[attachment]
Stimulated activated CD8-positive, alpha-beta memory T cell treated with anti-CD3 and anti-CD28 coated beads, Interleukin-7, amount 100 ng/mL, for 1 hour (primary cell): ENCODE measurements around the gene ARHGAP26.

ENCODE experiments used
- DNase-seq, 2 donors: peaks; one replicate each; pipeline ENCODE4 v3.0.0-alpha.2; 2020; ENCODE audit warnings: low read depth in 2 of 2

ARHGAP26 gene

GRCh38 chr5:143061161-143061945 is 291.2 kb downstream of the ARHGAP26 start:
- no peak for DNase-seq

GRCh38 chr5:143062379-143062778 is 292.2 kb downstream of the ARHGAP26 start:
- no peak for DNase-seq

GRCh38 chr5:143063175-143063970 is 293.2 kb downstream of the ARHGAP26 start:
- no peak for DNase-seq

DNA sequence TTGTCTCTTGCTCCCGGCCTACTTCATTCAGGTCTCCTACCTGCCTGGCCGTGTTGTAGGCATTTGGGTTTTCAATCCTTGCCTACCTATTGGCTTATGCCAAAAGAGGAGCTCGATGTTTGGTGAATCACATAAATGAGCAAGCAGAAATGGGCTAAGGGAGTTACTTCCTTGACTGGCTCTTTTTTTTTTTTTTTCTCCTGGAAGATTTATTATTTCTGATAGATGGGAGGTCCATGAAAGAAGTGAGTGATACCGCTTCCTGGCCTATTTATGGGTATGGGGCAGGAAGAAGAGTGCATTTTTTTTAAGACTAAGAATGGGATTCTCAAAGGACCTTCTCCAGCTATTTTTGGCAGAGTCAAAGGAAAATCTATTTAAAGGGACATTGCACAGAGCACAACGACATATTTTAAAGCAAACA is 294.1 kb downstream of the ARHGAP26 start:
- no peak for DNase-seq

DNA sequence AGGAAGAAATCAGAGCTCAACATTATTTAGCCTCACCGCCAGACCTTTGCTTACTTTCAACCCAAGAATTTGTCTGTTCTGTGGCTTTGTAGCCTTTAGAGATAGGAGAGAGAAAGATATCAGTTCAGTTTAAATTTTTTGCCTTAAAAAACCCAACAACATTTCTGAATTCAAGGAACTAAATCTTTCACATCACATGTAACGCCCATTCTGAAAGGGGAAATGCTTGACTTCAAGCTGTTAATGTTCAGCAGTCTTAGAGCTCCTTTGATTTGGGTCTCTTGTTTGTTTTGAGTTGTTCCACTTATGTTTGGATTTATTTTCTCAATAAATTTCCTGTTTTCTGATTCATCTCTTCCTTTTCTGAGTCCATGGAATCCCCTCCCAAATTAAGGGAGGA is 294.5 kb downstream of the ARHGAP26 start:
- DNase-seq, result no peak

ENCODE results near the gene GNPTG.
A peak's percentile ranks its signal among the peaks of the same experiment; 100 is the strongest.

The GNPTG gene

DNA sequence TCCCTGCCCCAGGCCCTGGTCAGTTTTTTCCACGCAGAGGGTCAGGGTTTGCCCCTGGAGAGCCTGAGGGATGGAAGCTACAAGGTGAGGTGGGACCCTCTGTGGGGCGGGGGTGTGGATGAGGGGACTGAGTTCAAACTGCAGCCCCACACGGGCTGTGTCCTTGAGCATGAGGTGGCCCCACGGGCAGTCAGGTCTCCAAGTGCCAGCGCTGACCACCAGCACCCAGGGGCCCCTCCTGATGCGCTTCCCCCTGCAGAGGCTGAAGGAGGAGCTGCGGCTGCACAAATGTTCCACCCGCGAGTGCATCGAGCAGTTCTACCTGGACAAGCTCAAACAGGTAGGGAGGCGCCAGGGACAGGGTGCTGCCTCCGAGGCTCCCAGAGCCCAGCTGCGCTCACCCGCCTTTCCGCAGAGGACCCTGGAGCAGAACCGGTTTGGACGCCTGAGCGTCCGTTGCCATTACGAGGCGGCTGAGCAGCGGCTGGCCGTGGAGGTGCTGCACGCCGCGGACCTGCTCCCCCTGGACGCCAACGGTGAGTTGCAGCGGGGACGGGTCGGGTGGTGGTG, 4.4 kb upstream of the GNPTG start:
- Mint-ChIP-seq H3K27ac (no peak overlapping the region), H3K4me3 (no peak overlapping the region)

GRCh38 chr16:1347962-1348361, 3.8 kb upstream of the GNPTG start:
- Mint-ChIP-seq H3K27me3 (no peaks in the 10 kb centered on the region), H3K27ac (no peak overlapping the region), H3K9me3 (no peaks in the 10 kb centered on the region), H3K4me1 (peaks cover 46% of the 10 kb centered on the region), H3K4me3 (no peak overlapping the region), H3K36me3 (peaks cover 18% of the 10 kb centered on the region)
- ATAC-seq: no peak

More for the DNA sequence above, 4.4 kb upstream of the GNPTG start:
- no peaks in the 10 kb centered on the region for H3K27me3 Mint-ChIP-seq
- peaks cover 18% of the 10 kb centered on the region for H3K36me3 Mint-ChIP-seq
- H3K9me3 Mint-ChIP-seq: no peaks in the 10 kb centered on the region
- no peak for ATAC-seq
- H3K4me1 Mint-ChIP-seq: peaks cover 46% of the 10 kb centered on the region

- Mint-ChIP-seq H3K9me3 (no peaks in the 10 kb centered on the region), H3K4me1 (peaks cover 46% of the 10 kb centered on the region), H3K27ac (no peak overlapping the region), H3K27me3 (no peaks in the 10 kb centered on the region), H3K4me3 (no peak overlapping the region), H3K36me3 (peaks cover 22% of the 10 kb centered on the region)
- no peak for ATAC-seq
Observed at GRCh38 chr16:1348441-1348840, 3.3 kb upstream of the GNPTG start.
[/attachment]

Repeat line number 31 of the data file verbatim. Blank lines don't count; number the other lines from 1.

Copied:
Observed at GRCh38 chr16:1348441-1348840, 3.3 kb upstream of the GNPTG start.